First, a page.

Memorable too were the mid-pack battles taking place at “boring Monaco.” What’s more, we learned only later that Daniel Ricciardo did a fabulous job nursing the car to victory: At the 1/3 point, his Red Bull’s hybrid power management malfunctioned, leaving him with 25-percent less power and dodgy rear brakes.

To me, appreciating subtleties of the competition and of the venue can greatly enhance a race’s interest.

Tomorrow, to put matters in historical perspective, I offer tidbits on the first five Monaco Grands Prix, 1929 through 1933. There were plenty of Bugattis, a pesky commercial interest, maybe even a race fix, and a memorable dice between Achilles Varzi and Tazio Nuvolari. ds

© Dennis Simanaitis,, 2018


  1. jlalbrecht64
    May 30, 2018

    I’ve been to see the Monaco Grand Prix twice. The cars are incredible. The drivers are incredibly talented. The sounds and the smells are incredible. The experiences were incredible. The money exhibited was something else. The racing…not so much. I had a VERY expensive view up the hill and of the harbor the first time. I had a much less expensive seat in the Cafe de Paris the second time. I was able to follow the race much better.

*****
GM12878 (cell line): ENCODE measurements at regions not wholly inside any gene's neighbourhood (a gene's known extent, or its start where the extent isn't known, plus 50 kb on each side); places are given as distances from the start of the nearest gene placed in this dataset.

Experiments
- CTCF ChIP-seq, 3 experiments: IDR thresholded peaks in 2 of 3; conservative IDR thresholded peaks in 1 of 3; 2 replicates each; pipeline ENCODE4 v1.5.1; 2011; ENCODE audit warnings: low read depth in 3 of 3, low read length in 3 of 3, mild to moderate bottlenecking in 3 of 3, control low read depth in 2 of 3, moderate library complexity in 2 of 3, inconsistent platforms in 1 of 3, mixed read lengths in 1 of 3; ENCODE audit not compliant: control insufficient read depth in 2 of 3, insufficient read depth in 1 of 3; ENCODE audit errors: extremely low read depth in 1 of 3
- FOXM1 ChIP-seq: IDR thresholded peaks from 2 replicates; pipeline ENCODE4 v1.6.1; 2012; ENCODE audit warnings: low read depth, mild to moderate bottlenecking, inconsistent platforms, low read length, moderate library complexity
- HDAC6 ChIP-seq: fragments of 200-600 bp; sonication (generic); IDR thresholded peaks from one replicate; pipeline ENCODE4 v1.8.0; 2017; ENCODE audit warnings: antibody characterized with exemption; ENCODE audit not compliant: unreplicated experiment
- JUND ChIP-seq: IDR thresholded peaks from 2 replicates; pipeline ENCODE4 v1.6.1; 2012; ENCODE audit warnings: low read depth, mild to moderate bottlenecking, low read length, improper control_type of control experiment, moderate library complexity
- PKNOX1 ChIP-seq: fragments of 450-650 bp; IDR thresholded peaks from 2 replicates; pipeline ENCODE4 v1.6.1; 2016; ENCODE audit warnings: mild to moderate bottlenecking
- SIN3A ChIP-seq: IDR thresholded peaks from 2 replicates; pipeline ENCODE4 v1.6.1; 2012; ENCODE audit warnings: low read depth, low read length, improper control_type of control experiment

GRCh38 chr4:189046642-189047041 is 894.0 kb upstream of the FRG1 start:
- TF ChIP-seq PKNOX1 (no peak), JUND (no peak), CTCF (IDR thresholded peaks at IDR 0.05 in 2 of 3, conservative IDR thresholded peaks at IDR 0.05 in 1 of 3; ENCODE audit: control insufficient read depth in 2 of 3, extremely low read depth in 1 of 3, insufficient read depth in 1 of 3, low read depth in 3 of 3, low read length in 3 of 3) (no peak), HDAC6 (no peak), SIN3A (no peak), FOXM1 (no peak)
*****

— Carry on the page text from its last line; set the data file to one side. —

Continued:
I don’t envy the folks trying to make the race more exciting for the fans. The physical limits of the track leave very few degrees of freedom.

  2. Michael Rubin
    May 30, 2018

    While Hamilton and Alonso complained, Mad Max Verstappen managed to make a number of exciting passes. While I admit to being a fan of the two unhappy drivers, Verstappen made for interesting viewing. And since Vettel knew of Ricciardo’s problems, he could have attacked since he had two thirds of the race to figure it out. Raspberries to the cruisers.